established the Orthodox Christian Education Commission which is chaired by a Greek Orthodox gentleman. We have established the International Orthodox Christian Charities which is directed by Constantine Triantafilou, a very good Greek Orthodox. We have established the Orthodox Christian Mission Center which is doing an excellent job and we have done many other things which time does not
permit me to enumerate.
My dear brothers,
We are faced now with a very serious procedural nightmare. We are, supposedly, here to discuss a new organization to replace SCOBA. The question is: Was SCOBA dissolved and if so, by whom? And when?? SCOBA has a constitution which is fifty
years old. If this constitution has to be amended, let us then amend it according to correct procedures. No one can dissolve SCOBA except SCOBA itself.
SCOBA has organized Bishops’ Assemblies before Chambesy told us to do so. The first Assembly was held at the Antiochian Village in Ligonier, Pennsylvania in
1994, under the chairmanship of our brother, Archbishop Iakovos, of blessed memory. The second Bishops’ Assembly was convened in Washington, D.C. and the
third Bishops’ Assembly was convened in Chicago, Illinois, both under the auspices of SCOBA and the Chairmanship of His Eminence, Archbishop Demetrios.
TWO - The second point which I would like to note is concerning the term “Diaspora” which was used several times in the literature which we received from
Geneva. I remember, there are many of you who were at the Antiochian Village in 1994 and should remember that the term “Diaspora” was unanimously rejected by our assembly. We are not in Babylon; we are in North America, the new world. We are dealing here with second, third, fourth, fifth and sixth generations of American Orthodox and they refuse to be called “Diaspora.”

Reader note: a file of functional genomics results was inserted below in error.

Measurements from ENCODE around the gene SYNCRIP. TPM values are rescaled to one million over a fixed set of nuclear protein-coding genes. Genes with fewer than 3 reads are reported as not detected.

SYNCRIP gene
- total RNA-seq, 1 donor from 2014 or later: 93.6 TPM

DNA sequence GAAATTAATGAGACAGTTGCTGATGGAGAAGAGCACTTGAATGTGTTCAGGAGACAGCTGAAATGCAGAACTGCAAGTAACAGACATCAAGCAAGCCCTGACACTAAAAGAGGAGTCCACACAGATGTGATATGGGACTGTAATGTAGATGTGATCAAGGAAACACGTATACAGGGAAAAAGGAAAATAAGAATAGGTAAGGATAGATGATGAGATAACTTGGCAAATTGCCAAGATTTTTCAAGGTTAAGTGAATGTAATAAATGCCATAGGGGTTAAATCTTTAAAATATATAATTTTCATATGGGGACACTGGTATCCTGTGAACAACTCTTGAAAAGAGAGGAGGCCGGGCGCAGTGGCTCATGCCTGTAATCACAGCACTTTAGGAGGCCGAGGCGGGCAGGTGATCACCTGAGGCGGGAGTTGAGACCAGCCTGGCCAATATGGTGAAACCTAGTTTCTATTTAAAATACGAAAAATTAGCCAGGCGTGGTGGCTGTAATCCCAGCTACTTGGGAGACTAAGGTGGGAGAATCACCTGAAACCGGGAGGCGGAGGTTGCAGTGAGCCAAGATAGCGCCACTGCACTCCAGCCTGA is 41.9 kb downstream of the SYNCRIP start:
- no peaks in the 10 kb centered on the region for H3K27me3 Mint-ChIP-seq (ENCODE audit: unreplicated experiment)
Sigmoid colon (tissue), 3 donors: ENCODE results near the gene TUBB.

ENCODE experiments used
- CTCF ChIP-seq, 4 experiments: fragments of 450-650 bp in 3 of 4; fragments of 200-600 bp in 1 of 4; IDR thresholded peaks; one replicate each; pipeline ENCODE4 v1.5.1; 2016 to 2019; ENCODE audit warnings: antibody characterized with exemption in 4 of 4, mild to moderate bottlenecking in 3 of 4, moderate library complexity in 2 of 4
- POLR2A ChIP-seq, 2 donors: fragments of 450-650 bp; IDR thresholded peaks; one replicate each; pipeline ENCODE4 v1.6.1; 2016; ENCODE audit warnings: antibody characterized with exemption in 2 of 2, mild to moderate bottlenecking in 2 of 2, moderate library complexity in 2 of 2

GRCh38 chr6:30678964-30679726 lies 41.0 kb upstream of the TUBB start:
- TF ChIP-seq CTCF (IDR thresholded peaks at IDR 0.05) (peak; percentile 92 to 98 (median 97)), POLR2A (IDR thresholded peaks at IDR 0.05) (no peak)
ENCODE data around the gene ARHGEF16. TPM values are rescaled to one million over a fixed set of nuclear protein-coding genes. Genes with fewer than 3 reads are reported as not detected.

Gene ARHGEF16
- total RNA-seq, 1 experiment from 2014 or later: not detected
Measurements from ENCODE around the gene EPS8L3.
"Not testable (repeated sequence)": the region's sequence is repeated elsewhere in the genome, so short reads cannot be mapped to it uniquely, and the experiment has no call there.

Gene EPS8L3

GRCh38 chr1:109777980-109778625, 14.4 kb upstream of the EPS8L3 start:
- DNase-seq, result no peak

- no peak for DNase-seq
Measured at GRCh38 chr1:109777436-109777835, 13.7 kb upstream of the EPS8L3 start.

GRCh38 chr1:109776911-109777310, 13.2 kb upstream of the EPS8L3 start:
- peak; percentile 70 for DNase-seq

I believe that some of our churches in the Old World are in “Diaspora.” In Jerusalem, for example, we have 2,000 Orthodox Christians left. In Constantinople, the glorious capital of the Byzantine Empire, I was told that
there are only 2,000 Greek Orthodox left. And the Turkish Government, until now, refuses to let us open that famous Theological School of Khalki, despite the intervention of the presidents of the United States. In Iraq, hundreds of
Christians were slaughtered and thousands had to flee Iraq to the Syrian Arab Republic. We are free here in North America -- free to teach, free to preach, free to worship, free to write books and sometimes criticize even the presidents of the United States. We have the full freedom of expression in accordance with the United States Constitution. It is important to note here that the Holy Synod of Antioch, to my knowledge, never discussed the Chambesy decision and the rules
of operation in order to formally bless this effort.
THREE - Some of the communiqués which were issued by the fathers in Geneva were good. I don’t understand, however, why Central America was joined to North America. The Antiochian Metropolitan of Mexico and Central America informed me